Now that the U.S. has declared that the Islamic State is waging genocide against religious minorities in Iraq and Syria, what will be done to help the victims move forward?
That was the question at an April 19 congressional
Will the US take action to protect the victims of genocide by Islamic State?
hearing before the Tom Lantos Human Rights Commission in Washington, D.C.
“Defining these crimes does not necessarily mean that justice will prevail,” Frank Wolf, a former congressman, stated in his testimony.
On March 17, the U.S. State Department declared that ISIS — also known as ISIL or “Daesh” — is committing genocide in Iraq and Syria against Christians, Yazidis, and Shia Muslims. The agency’s designation followed similar declarations by the European Union, the U.S. Congress, and the U.S. Commission on International Religious Freedom.
Carl Anderson, Supreme Knight of the Knights of Columbus, claimed in his testimony before the commission that there are two types of genocide: physical and spiritual. The religious minorities of Iraq faced both, as they “felt totally abandoned” when the Islamic State were expanding, and were “dying spiritually because they had lost hope,” he said.
The genocide declaration was the U.S. “showing these people that they should not lose hope,” he added.
Although a genocide designation recognizes the victims, there are still millions of internally displaced persons in Iraq and Syria, as well as refugees fleeing the conflict who reside in neighboring countries.
There are 3.4 million internally displaced persons in Iraq and 7.5 million in Syria, Dr. Robert George, chair of the U.S. Commission on International Religious Freedom, noted in his testimony. More than 4.8 million registered refugees reside in states neighboring Syria.
The continued geographic existence of the Islamic State poses a threat to religious minorities in the region, he added. “ISIL threatens the very existence of minority religious communities,” as well as Iraq’s stability, he said. “All civil liberties are wiped out wherever ISIL gains control.”
With genocide officially declared, what more can be done by the U.S. to help the beleaguered minorities of Iraq and Syria?
For one, the U.S. must start planning for the liberation from the Islamic State of towns and cities in northern Iraq, Anderson said. It important that the “liberating military force be integrated” with the area and not seen as another occupying force replacing Islamic State, he said.
The U.S. can also ensure that humanitarian aid sent to the Kurdish Regional Government “actually reaches” the displaced persons there, he added, and that genocide victims who fled to Kurdistan have access to schools and jobs there.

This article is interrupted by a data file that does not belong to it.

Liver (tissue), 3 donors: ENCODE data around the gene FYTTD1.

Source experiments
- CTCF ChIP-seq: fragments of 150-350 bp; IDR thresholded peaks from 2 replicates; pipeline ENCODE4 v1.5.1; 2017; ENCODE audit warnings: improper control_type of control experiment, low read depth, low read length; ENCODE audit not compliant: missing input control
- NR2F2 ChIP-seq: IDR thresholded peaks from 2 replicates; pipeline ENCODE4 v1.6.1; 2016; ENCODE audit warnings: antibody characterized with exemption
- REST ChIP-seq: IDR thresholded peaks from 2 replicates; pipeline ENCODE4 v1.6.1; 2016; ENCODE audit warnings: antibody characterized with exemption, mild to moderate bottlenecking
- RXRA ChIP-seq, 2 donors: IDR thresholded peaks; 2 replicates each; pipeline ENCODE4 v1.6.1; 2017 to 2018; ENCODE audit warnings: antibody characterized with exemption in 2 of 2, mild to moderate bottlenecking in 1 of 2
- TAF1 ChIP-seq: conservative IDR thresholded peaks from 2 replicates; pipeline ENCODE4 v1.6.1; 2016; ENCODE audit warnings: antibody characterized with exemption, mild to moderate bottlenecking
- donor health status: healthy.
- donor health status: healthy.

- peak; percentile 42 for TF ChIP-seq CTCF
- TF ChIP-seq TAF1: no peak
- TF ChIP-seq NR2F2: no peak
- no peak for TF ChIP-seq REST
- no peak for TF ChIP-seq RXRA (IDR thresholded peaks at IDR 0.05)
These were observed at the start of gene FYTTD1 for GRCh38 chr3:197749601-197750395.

Also, genocide survivors cannot be at the “back of the line” in the U.S. refugee resettlement process, he added, noting that for fiscal year 2016, of the 1,366 Syrian refugees set for admittance “fewer than three percent came from the groups targeted for genocide.”
The U.S. must help Christians resettle elsewhere if they want, but also help them stay, he continued, adding that it is in the security interest of the U.S. to keep the Middle Eastern Christian communities intact. Religious pluralism will crumble if they leave, he said.
Lack of religious freedom and pluralism were the “genocidal antecedents” of the Islamic State, he continued, and the U.S. cannot beat IS without solving these problems. Religious minorities cannot have “second-class status,” he said: the “antidote is full equality in law and practice.”
The State Department must also designate Syria and Iraq as “Countries of Particular Concern” where there are “systematic, ongoing and egregious violations of religious freedom” that have been either perpetrated or tolerated by the government, George insisted. To do so would show “fidelity to the truth”, he added.
The designation is made by the State Department to point to the worst violators of religious freedom abroad. It can carry consequences such as adopting economic sanctions against the country until its situation improves.
Just moments before at the hearing, the Ambassador-at-Large for International Religious Freedom, Rabbi David Saperstein, had defended the State Department’s lack of such a designation in the past for Iraq. The law “does not talk about non-state actors” perpetrating the crimes, just governments, he said.
The current Iraqi government “clearly has made an effort to try and stop Daesh,” he said. “On that basis in past years, the determination was made that it did not rise to that level.” He added that the agency will make “new determinations” shortly.
George also insisted that the U.S. could make a goal of resettling 100,000 Syrian refugees within its borders, with the “strictest vetting” and a “prioritization on vulnerability,” such as candidates who were abused, enslaved, or tortured. The. U.S. should also allocate sufficient resources to the agencies responsible for the vetting of refugees, he said.
“The public needs to support this,” he said, but they won’t if they think national security will be compromised in the process. “It’s not that they’re cruel, it’s not that they lack compassion. They have legitimate concerns about security,” he admitted. “We believe those concerns can be met.”
“And we think we can make the process more expeditious if we make sure that the funding is there for the security checks to be done in a comprehensive and effective way.”